A white hunter who was charged with killing a Hmong man while squirrel hunting was sentenced to 69 years in prison, maximum possible punishment.
Prosecutors said prejudice was James Nichols' true motive in shooting Cha Vang and stabbing him five times in the neck. He was recorded in police interviews as saying that Hmong people are bad, mean and "kill everything and that they go for anything that moves."
In court Wednesday, Nichols turned to Vang's widow, Pang Vue, and said, "I am very sorry for what happened." She bent over, put her face in her hands and began to weep.
Nichols paused, then added, "It has all been emotional for us, and I am greatly sorry for that."
The 29-year-old Peshtigo man's apology had less effect on Marinette County Circuit Judge David Miron: "Frankly, I think it is too little too late," he said.
Nichols, a onetime sawmill worker, was convicted last month of second-degree intentional homicide, hiding a corpse and being a felon in possession of a firearm in Vang's death.
The body of the Green Bay man, a 30-year-old father of five, was found hidden under a log Jan. 6 in a wildlife refuge where he and Nichols had been hunting separately.
The death rekindled racial tensions in northwest Wisconsin, where a Hmong deer hunter fatally shot six white hunters during a confrontation three years ago. Chai Soua Vang of St. Paul, Minnesota - no relation to Cha Vang - is serving life sentences.
In arguing for the maximum sentence for Nichols, prosecutor Roy Korte called Cha Vang a quiet, kind and loving man killed for "no good reason, other than anger and hate."
Miron said Nichols' actions were "very scary" and noted his history of violence, juvenile record and previous conviction for burglary.
"It tells me you are a dangerous person," the judge said. "The community needs as much protection as it can possibly get. The best we can do is make sure you can never do harm again."
Korte said Nichols has "essentially a life sentence."
Defense attorney Kent Hoffmann, who had sought a 15-year prison sentence, said Nichols will appeal.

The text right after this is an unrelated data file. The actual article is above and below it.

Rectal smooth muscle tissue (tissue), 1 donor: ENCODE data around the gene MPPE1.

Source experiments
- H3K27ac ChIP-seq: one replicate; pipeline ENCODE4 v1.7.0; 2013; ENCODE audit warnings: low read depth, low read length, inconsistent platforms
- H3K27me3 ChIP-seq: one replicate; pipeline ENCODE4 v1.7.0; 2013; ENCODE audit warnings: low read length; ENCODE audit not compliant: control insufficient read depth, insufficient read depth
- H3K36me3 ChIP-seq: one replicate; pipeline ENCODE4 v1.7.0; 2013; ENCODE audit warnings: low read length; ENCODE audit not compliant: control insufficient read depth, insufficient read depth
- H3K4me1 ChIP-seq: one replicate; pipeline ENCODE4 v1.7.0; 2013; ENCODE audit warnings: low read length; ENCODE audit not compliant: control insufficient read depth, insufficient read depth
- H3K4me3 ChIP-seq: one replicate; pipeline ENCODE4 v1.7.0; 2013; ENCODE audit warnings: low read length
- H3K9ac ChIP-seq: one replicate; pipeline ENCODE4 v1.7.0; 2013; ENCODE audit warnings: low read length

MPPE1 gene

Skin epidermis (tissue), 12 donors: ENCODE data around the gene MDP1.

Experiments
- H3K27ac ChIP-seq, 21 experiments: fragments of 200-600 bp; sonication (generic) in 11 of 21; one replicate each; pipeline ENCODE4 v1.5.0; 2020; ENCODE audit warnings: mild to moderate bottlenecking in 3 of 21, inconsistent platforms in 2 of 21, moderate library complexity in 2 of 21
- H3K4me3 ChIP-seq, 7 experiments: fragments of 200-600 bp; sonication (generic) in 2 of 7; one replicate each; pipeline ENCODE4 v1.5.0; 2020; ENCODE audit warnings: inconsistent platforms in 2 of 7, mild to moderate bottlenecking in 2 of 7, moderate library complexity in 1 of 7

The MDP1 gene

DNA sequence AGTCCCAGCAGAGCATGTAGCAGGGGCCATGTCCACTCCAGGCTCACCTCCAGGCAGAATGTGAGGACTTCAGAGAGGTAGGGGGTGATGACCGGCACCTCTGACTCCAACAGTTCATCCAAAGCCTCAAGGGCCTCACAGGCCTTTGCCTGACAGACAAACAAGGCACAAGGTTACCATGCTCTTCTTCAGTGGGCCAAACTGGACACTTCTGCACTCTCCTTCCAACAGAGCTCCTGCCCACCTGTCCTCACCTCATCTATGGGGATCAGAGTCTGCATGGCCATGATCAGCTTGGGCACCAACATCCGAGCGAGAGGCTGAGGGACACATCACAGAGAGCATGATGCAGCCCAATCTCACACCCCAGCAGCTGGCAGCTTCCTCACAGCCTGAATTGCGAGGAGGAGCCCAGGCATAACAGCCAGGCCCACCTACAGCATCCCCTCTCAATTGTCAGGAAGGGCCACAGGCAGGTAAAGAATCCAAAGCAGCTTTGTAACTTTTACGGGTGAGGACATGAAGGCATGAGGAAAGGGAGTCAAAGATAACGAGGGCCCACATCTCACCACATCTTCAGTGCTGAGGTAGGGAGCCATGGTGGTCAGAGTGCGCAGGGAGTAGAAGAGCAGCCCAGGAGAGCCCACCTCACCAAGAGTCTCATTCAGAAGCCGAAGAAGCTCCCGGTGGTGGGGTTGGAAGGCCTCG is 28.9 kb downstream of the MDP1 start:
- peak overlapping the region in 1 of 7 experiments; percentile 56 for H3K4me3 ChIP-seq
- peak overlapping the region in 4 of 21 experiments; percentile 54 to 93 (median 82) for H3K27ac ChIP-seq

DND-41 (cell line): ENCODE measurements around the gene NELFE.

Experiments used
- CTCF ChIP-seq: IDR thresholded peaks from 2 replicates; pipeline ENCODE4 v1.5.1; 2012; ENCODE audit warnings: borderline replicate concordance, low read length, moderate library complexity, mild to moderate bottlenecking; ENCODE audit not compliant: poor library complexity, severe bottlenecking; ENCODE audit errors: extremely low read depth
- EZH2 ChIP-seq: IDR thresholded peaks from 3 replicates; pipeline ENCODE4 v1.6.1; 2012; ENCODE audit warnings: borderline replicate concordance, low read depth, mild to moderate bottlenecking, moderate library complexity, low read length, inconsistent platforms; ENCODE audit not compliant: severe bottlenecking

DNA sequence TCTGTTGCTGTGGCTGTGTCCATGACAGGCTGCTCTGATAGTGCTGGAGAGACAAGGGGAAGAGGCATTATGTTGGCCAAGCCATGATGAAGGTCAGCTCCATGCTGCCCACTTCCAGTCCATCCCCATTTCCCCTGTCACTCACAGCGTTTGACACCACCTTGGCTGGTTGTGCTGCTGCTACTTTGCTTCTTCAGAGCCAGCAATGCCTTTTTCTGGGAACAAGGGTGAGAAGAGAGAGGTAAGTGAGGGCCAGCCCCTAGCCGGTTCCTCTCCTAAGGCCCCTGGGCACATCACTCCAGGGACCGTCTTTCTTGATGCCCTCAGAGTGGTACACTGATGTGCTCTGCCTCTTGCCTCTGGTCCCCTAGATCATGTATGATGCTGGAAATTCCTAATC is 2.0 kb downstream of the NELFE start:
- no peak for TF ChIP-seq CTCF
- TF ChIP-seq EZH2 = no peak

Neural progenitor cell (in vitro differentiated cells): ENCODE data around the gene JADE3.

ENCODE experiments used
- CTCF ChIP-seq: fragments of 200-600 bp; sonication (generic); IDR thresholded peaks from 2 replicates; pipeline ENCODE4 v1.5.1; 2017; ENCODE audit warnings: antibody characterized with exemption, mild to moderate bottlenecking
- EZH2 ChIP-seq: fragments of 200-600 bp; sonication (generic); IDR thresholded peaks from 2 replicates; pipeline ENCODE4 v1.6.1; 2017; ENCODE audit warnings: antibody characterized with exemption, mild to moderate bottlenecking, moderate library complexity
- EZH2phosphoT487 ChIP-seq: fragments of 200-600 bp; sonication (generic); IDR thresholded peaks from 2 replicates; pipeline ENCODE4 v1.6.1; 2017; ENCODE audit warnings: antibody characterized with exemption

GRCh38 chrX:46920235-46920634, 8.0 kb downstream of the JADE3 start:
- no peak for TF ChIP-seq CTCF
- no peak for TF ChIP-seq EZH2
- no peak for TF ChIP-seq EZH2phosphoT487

Sheriff's deputies arrested Nichols after he went to a hospital Jan. 5 with a .22-caliber bullet lodged in his right hand and an injury to his other hand - about the same time members of Vang's hunting party reported him missing.
Nichols did not testify during his weeklong trial, but the jury heard tape recordings in which he told law enforcement officials he acted in self-defense after Vang shot him. Nichols said the fight started after he told Vang to leave because he was interfering with his hunt.
Nichols said he ducked behind a tree and took a "wild shot" at Vang with a shotgun. He said Vang shot him again before Nichols rushed him, took away his gun and stabbed him in the neck with a pocketknife.
Nichols' father, Dan, told the judge he believed his son acted in self-defense.
"I certainly would have defended myself as best I could, even if it meant taking another man's life," Dan Nichols said.
Miron joined prosecutors in rejecting the defendant's version of events.
"I believe he did fire a shot at you, but it was in response to yours," the judge told James Nichols. "I am sorry, but I can't believe anything you say as far as what happened with this incident."
Vue, Vang's widow, submitted a statement that was read before Nichols was sentenced. She called him "heartless" and said she has found it difficult to perform even simple household duties since her husband of 13 years died.
"I've been an emotional wreck and often time suffered from blackouts because I cannot comprehend why James Nichols decided to take the life of my husband," she wrote. "I see myself stuck in a dark tunnel and I cannot see the light."
Vang's uncle Kou Vang, of St. Paul , said the family was "very, very pleased" with the sentence but added, "It is of little consolation to us.
"Mr. Nichols can go outside. He can feel the wind blow," Vang said and broke into tears. "He can see his family. He can talk to his family. But ours is gone forever."
Cha Vang was born in Laos , fled to a refugee camp in Thailand and immigrated to the U.S. with his family in 2004.
Several hundred thousand Hmong fled Laos for the United States after the communists seized control in 1975 following the Vietnam War. Many settled in Minnesota and Wisconsin.
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